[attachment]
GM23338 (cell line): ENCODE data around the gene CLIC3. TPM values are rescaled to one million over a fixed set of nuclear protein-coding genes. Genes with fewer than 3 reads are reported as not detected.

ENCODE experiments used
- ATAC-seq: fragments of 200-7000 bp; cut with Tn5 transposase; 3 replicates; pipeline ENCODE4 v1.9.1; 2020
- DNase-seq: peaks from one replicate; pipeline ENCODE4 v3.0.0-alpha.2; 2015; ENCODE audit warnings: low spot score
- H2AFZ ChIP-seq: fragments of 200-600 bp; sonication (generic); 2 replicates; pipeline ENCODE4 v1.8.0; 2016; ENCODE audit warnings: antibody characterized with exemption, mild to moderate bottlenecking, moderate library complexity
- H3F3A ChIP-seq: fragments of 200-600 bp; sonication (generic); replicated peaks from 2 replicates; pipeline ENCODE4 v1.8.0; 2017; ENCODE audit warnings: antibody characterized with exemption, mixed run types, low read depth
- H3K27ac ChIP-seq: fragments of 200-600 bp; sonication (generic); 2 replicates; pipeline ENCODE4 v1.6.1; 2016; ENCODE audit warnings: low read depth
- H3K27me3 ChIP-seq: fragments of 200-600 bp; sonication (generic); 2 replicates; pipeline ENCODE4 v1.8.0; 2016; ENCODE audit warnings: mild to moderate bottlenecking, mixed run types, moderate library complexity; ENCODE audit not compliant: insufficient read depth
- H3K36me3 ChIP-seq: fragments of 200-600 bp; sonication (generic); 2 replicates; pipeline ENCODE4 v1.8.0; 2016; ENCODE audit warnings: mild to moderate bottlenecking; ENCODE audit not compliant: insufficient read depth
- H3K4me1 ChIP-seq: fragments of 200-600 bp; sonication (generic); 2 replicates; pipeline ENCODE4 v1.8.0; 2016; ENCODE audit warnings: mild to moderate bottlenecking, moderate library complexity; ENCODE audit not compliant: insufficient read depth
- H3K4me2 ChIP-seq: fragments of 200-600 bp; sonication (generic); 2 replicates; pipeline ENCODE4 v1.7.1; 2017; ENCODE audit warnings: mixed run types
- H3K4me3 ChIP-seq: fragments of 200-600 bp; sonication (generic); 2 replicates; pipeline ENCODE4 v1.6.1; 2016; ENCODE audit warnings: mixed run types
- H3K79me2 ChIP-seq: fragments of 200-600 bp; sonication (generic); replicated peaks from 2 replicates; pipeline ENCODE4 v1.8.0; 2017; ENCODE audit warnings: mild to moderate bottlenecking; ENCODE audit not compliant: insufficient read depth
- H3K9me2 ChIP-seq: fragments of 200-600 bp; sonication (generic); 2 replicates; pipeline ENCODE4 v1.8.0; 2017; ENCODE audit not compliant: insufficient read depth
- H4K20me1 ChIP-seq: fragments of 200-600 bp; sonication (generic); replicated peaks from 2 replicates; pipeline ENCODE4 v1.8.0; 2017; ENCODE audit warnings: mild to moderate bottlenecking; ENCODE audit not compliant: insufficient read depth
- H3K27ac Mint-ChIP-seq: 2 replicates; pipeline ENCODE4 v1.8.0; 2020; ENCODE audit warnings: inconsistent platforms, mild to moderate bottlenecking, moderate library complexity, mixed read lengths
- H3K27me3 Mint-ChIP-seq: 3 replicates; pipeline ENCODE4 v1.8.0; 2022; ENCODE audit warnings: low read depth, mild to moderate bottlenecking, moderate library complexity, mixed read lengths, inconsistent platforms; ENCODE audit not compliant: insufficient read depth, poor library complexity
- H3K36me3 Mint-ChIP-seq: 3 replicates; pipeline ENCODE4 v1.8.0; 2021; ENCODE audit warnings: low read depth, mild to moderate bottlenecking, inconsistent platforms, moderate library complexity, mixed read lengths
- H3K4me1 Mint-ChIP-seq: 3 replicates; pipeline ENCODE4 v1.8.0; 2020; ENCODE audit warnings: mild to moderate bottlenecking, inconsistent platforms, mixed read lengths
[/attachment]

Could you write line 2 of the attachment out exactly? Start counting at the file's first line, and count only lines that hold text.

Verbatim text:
ENCODE experiments used